Some of the carpets are finished, but most (especially the ones nearer the end of the route) are still being prepared. Bags of coloured sawdust are stacked up on the pavement, and the volunteers (I’m guessing they don’t get paid, although maybe the church provides the materials?) are grabbing handfuls of sawdust and arranging them in patterns over a chalk outline on the road. All of the designs are large and colourful, some are intricate and detailed, all are beautiful, and it’s all done by hand, with people bending over, kneeling, or squatting in the blazing sun (it’s not even 8 and it’s hot enough to have me scurrying into the shade). Finally, when each carpet is complete, the artists relax with a well-deserved cold drink, occasionally damping down their carpet with sprays of water when the wind picks up.
Back at the cathedral, and even though it’s 8, they’re not quite ready yet – this is Honduras, after all. At 8:30, there’s a speech from the priest and some musical announcement from the brass band, and the procession slowly, very slowly, gets going. The priest is at the front (carrying a microphone), and accompanied by white-robed altar boys carrying crosses and candles; behind them is a purple-robed official swinging a censer (a container of burning incense); and behind them is a large wooden platform with a statue of Jesus carrying his cross (unlike in some other Central American countries, including Belize, where there’s an actual bloke playing Jesus, complete with cross). The platform looks heavy (so I understand why they’re moving slowly), and is being carried by more purple-robed men. Behind the platform is a car with speakers on the roof, which will relay the priests’ words at each station (bizarrely, the car also carries adverts for a local disco, an odd combination of holy devotion and secular indulgence). And bringing up the rear is the band, with trumpets, horns, flutes, and drums. The entire procession takes several minutes to pass me, and several more minutes to successfully navigate the first corner, and is followed by what looks like all the town’s locals. This is going to take a while…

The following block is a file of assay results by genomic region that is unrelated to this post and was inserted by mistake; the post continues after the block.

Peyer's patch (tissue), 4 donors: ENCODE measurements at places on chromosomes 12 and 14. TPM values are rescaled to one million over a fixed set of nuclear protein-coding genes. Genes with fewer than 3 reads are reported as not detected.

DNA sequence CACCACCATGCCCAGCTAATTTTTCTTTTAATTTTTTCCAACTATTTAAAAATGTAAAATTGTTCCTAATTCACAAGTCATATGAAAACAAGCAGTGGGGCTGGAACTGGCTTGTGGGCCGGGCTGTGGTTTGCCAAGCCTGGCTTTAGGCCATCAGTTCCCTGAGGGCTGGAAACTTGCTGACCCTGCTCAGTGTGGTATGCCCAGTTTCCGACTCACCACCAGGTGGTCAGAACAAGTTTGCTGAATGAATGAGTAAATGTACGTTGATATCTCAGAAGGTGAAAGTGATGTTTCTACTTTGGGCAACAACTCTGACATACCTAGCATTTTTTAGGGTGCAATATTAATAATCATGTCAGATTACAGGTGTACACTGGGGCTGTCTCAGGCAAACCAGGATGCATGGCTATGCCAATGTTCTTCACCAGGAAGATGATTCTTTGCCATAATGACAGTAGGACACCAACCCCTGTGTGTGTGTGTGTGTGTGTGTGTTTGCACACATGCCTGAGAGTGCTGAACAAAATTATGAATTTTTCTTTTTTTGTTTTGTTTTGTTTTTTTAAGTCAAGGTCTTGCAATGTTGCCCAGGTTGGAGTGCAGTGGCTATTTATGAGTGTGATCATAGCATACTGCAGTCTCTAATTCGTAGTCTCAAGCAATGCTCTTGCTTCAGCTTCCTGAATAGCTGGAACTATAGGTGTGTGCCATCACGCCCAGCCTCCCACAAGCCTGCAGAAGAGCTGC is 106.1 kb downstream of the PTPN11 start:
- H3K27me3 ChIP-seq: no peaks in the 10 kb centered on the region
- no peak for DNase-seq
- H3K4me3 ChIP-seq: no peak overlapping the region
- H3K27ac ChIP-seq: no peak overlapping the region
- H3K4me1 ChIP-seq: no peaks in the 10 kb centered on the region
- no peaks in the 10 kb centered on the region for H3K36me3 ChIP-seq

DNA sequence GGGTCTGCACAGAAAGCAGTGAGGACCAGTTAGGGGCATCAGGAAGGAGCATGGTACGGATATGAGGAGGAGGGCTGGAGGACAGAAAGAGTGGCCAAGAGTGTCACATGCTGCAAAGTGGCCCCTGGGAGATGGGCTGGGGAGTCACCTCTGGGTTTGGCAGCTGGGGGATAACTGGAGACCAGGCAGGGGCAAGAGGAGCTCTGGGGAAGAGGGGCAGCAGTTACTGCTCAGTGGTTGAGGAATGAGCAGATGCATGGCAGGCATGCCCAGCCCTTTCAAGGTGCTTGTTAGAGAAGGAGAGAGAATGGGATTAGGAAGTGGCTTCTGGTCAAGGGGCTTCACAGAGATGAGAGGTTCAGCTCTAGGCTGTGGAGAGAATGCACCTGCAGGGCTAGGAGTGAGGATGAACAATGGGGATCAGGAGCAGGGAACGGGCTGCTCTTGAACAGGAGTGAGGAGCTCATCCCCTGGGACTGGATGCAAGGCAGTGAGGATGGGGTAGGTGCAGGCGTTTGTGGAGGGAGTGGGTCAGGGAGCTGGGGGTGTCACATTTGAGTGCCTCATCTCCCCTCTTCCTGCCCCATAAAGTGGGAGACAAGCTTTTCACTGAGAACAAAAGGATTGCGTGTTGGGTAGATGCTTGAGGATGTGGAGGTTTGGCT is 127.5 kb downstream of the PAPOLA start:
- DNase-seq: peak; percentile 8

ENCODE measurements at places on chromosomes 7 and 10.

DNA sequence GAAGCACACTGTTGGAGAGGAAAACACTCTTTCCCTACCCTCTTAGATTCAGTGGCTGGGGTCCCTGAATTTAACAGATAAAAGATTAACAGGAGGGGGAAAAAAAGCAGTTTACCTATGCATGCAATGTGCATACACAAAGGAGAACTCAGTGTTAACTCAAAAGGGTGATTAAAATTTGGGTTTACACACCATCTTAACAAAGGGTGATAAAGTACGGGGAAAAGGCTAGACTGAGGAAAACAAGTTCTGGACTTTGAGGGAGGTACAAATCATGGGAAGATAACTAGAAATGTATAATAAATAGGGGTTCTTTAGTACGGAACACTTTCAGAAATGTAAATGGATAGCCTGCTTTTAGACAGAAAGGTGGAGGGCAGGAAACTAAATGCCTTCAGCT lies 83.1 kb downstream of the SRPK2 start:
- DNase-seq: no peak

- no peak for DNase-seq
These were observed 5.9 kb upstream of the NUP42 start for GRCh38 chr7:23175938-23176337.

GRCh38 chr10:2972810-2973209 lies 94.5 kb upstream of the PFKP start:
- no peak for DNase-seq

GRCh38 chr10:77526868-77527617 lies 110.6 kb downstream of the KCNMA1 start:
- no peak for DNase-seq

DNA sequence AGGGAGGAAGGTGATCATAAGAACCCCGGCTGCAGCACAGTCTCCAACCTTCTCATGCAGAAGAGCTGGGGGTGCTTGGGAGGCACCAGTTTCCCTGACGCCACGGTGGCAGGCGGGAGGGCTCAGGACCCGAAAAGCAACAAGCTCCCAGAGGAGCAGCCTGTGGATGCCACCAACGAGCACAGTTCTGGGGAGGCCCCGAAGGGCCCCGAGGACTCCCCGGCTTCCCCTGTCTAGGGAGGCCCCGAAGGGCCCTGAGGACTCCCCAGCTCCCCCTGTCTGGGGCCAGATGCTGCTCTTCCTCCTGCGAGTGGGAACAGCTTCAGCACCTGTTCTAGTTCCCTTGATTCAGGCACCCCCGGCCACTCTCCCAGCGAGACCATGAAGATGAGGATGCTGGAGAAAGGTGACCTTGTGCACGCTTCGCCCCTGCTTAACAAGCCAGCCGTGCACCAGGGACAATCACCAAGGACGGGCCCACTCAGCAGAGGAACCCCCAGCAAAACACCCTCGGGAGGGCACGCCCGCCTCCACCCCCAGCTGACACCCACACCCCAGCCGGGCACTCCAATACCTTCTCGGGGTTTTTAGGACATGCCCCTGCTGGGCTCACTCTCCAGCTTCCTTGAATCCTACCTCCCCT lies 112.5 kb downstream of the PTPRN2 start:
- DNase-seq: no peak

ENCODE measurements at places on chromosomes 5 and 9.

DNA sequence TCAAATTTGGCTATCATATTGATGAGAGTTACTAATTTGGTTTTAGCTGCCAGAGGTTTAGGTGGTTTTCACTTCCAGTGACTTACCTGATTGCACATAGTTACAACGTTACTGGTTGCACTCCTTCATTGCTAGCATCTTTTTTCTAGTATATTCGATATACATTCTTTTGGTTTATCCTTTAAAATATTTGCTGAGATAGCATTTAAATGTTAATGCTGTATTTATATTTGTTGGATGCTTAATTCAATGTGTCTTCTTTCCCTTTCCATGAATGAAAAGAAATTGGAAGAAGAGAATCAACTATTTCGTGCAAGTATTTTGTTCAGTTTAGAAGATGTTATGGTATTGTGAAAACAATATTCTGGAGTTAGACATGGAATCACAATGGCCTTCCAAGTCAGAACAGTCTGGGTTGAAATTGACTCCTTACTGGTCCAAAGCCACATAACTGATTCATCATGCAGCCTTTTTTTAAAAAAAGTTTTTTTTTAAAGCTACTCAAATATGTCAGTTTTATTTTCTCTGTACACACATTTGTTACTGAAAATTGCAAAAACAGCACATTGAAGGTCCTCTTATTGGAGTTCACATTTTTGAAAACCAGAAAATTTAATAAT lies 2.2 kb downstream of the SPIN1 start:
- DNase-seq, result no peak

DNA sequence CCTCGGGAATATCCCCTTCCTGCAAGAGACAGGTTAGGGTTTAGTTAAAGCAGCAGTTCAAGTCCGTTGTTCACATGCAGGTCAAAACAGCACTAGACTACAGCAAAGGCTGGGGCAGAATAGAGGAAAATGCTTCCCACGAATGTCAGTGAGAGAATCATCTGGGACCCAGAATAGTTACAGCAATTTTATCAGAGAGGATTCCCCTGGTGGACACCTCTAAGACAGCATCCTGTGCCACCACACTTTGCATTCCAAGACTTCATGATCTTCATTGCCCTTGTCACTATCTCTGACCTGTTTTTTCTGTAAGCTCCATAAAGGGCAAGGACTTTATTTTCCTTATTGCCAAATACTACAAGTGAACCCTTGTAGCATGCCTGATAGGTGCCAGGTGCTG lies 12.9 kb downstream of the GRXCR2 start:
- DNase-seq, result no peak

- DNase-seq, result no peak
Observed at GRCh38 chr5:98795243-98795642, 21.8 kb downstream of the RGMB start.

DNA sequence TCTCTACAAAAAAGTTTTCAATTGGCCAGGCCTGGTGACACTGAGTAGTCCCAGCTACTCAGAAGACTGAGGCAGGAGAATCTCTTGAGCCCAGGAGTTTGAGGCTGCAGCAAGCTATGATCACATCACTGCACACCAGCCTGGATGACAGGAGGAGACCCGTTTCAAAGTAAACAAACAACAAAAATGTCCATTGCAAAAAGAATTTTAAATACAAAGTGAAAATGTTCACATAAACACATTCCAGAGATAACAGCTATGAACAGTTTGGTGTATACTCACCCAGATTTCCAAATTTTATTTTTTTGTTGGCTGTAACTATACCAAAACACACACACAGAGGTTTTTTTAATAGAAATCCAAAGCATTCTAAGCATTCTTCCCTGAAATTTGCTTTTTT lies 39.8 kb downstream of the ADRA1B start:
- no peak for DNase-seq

While the procession makes it slow way along the Via Crucis, and I search futilely for a place selling coffee, the town’s waste disposal team are already at work, sweeping up the multi-coloured remains of the trampled carpets and dumping them into bags. Hours to create, minutes to walk over, and seconds to sweep away.
At each Station of the Cross, the procession halts, the band stops playing, the purple penitents rest the platform (it’s got special legs, which they carry with them), and everyone has a break while the priest reads a sermon reflecting the event that occurred at that station.
While watching (and listening) from further down the road, waiting for the procession to reach me, admiring the alfombras, and enjoying the smell of fresh sawdust, I get chatting to a local, a man who’s brought his whole family out for the spectacle (and judging from the amount of religious-themed jewellery on display, they’re all quite devout). He cheerfully tells me that, many years ago, in his village, they would make an effigy of Judas, and the locals would enthusiastically beat it to a pulp on Good Friday with bats and machetes, like some kind of violent, religious piñata. Although I doubt that Judas contained any sweets. And if he did, they probably tasted like betrayal.
I spend the rest of the morning doing pretty much the same – wandering up and down the road, checking out the carpets (I’ve now finally found a place selling coffee :-)), and being checked out by the friendly locals (despite Santa Rosa’s popularity at this time of year, the crowd seems to be exclusively local, and I don’t see another foreign tourist all day, quite a change from Copan Ruinas).
Finally, well after midday, the procession passes me at the last station (representing Jesus’s entombment) and turns into the church. Followed by the entire town, and the clean-up crew, sweeping up the last of the carpets. They’ll be another sermon, followed by a recreation of the crucifixion, but I’ve seen enough for today. And although there are other processions and services planned (including an all-woman candlelit vigil tomorrow, and an early morning – 4 AM! – procession on Easter Sunday), Good Friday (and its procession) is, for many people, the highlight of Semana Santa. And now it’s over, Santa Rosa is back to being a sleepy colonial town – even more sleepy than normal, in fact, because nothing’s open today, and won’t be until tomorrow. I wonder if that coffee shop sells food…